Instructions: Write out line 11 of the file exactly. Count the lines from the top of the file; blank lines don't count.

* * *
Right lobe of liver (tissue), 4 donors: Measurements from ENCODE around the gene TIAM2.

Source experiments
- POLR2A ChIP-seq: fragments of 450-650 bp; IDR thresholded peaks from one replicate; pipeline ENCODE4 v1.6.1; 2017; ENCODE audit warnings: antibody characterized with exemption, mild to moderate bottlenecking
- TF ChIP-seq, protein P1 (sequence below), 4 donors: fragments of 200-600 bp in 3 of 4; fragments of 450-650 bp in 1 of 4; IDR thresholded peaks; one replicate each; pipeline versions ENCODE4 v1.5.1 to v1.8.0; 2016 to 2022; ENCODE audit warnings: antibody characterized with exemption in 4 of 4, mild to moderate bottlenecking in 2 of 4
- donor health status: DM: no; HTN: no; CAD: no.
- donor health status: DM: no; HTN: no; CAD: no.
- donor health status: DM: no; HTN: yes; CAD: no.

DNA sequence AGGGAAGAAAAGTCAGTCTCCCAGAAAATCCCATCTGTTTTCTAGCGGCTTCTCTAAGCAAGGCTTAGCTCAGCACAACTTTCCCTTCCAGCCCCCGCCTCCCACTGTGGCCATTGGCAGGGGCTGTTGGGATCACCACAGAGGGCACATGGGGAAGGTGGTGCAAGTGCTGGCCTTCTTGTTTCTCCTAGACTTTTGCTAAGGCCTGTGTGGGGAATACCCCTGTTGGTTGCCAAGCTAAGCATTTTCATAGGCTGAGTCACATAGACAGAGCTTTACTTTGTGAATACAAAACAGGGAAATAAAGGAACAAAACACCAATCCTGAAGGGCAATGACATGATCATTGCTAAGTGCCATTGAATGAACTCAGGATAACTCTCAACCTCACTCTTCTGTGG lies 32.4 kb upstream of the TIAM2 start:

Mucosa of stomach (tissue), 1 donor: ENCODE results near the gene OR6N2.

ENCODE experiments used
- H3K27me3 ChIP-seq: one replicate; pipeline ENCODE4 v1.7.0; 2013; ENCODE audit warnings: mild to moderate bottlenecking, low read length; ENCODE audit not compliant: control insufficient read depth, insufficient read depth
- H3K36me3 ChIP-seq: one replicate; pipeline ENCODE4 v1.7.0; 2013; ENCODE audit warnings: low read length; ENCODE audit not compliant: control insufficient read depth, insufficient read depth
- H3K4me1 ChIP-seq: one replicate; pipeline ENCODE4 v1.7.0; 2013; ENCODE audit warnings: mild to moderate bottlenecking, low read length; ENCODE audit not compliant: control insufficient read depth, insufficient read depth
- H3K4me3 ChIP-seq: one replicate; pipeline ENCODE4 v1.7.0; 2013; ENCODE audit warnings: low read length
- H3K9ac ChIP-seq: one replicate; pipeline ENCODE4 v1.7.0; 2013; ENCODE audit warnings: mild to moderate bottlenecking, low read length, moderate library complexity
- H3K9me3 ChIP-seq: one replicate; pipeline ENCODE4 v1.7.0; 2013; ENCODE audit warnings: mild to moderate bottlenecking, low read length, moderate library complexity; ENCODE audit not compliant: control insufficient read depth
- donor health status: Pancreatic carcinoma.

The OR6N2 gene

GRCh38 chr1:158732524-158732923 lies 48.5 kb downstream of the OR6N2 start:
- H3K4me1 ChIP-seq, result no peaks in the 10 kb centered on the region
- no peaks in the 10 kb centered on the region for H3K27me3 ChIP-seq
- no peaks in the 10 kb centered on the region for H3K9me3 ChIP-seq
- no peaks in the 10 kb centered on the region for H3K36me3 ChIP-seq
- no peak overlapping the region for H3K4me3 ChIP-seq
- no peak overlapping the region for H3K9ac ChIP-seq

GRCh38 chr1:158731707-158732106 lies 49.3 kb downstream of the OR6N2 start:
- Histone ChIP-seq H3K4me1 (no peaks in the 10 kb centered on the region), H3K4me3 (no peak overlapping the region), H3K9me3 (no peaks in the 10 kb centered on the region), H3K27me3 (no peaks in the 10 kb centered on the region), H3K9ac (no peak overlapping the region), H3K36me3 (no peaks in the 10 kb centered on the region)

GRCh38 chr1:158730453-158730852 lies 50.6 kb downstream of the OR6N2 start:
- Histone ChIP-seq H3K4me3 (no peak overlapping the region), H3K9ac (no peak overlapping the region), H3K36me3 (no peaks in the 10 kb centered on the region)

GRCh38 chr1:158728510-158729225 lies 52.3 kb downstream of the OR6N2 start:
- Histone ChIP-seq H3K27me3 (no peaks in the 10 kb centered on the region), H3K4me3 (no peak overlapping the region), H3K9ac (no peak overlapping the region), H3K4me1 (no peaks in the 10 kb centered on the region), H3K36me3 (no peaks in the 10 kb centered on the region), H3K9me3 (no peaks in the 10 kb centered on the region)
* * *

- H3K27me3 ChIP-seq: one replicate; pipeline ENCODE4 v1.7.0; 2013; ENCODE audit warnings: mild to moderate bottlenecking, low read length; ENCODE audit not compliant: control insufficient read depth, insufficient read depth